Whatever happened to the flagpole sitters, the marathon dancers, the Channel swimmers and all the other exemplars of silly seasons long gone? After a cursory look at the news of late, we are inclined to guess that a lot of them have put to sea with an outboard motor. The chatter of the outboard has long since dismissed the distinction between landlubber and seaman, and Neptune's kingdom is no longer reserved to the hardened shellback. During the holiday weekend just past and for many months before, U.S. waters have been acrawl with all manner of foolhardy enthusiasts engaged in a mad flirtation with an elemental femme fatale as seductive as she is saucy.

In northern Michigan the craze is for home-made stern-wheelers (see upper right). Whole families of Michiganders have apparently whacked the veranda off Uncle John and Aunt Minnie's old house, launched it somehow and gone cruising in droves. For all we know, Uncle John and Aunt Minnie are still sitting there as the old porch chugs along in a westering breeze.

Provided they stay reasonably close to shore, we guess nothing too bad can happen to the seagoing porch-sitters, though we shudder to think of what might if a sudden squall whipped across the lake.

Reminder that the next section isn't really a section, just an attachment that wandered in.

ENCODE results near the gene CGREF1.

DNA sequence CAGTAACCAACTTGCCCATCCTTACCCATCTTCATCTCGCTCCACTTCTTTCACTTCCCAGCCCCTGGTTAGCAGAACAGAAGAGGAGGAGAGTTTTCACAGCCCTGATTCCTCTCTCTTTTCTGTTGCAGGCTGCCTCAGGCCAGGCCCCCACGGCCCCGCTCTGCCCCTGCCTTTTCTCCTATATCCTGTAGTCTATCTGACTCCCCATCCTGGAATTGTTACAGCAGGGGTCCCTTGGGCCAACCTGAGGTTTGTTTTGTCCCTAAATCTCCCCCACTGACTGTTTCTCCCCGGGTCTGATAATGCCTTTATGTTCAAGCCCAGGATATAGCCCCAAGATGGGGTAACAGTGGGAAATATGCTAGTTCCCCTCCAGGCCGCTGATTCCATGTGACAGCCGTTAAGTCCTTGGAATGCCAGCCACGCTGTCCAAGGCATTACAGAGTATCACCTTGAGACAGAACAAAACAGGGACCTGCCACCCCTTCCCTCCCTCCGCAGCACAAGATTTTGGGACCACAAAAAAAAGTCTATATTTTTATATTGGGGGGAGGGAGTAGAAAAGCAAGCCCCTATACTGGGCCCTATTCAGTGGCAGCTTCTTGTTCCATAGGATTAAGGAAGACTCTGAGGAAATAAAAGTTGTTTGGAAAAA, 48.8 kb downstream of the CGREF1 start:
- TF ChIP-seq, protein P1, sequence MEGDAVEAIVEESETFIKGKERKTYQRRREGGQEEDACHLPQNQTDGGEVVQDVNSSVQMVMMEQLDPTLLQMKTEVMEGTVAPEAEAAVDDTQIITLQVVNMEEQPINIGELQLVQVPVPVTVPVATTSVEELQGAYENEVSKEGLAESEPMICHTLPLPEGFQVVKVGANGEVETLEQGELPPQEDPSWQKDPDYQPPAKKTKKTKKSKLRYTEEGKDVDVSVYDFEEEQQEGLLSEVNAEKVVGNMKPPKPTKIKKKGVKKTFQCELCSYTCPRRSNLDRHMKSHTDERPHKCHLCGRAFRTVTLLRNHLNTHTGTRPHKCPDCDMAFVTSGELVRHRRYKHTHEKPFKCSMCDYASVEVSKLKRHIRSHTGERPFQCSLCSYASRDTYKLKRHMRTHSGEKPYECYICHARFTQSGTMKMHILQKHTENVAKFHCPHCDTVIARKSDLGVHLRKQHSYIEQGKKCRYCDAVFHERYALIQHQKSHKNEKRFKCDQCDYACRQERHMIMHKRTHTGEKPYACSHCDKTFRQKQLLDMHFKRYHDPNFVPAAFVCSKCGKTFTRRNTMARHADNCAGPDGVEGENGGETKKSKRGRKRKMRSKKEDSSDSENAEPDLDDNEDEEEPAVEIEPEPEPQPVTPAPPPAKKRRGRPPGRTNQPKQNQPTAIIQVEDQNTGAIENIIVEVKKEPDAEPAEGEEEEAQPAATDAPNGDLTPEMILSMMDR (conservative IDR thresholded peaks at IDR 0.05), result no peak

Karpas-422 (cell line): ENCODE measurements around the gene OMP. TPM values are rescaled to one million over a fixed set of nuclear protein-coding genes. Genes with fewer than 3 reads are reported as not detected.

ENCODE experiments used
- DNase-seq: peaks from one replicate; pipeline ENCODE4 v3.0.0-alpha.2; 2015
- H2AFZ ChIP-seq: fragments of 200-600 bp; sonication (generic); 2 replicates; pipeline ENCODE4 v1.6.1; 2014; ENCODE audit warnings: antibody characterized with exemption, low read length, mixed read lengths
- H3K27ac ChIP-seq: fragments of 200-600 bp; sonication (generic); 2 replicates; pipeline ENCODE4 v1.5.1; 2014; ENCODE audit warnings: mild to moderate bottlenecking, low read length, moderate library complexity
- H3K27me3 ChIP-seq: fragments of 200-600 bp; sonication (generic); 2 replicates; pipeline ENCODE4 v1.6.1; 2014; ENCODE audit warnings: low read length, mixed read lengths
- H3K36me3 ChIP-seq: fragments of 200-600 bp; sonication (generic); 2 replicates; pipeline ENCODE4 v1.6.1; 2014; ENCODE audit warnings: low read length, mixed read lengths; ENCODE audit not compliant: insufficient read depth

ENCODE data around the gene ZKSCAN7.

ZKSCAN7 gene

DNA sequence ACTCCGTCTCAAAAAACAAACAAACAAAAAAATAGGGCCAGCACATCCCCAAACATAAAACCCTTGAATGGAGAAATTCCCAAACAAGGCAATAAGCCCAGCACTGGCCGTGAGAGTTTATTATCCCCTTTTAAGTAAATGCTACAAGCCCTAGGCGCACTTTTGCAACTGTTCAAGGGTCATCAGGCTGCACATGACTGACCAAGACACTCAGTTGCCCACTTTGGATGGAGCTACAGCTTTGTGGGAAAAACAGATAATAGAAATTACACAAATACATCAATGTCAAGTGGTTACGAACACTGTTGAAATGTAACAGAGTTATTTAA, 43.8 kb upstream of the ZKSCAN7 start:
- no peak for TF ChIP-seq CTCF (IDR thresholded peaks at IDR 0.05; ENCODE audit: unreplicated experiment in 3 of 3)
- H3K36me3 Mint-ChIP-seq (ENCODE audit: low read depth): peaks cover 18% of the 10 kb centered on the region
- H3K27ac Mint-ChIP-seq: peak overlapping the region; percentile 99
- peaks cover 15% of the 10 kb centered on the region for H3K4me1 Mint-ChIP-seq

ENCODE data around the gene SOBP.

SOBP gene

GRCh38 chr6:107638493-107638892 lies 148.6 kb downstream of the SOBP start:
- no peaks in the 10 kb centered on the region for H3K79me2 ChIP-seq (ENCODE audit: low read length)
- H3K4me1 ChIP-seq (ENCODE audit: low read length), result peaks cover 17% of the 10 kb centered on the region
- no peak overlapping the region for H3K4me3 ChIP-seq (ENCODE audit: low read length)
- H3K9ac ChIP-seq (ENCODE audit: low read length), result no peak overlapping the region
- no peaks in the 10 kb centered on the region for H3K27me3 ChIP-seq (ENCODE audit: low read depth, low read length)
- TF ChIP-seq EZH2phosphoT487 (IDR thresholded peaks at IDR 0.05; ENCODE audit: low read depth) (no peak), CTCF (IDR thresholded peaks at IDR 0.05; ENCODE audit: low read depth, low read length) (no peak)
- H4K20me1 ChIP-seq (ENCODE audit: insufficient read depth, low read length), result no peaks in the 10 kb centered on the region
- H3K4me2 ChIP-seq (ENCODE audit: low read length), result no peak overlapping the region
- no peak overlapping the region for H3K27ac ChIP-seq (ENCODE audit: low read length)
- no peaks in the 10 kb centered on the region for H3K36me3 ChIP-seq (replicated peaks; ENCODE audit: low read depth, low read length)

Of more concern to us as responsible observers are the plans and antics of the deep-sea Argonauts of the outboard. We were glad, in this respect, when Texans Roy Sutter (an oldtime marathon swimmer) and Jim Pirtle decided at the last minute to ditch setting forth from Boston to Mother England in an 18-foot out board-powered fiber-glass cruiser (lower right). Our satisfaction was short-lived. The Texas admirals (each holds a bona fide commission from Governor Price Daniel, C in C of the Texas navy) promptly announced they would set sail from Montreal instead.

In undertaking their hazardous trip, the admirals were following what is by now a well-established tradition. Last year a boatload of actors (that's right, actors) followed a seagoing ketch 2,500 miles across the Pacific in a 15-foot outboard. Two Washingtonians set sail from their home waters in craft almost equally small to view an annual icefall near Juneau, Alaska. The Great Totem who watches over all flagpole sitters somehow managed to keep them from being swamped by the tons of collapsing glacial ice.

No such protection, however, was afforded the doughty North Carolina disk jockey Melvin West, who set out from Morehead City planning to fetch Bermuda in his outboard in a matter of 40 hours. Four days later, a tramp steamer found West short of food and fuel, restocked him and sent him on his way again. The Coast Guard later picked him up and sent him home, but Melvin stubbornly tried again and was finally lost at sea.

All of which leads us to believe that fun's fun, but only up to a point. Bon voyage, we say to all true adventurers on the sea, with only a slight interruption to remind all hands that President Eisenhower proclaimed the past week as National Safe Boating Week.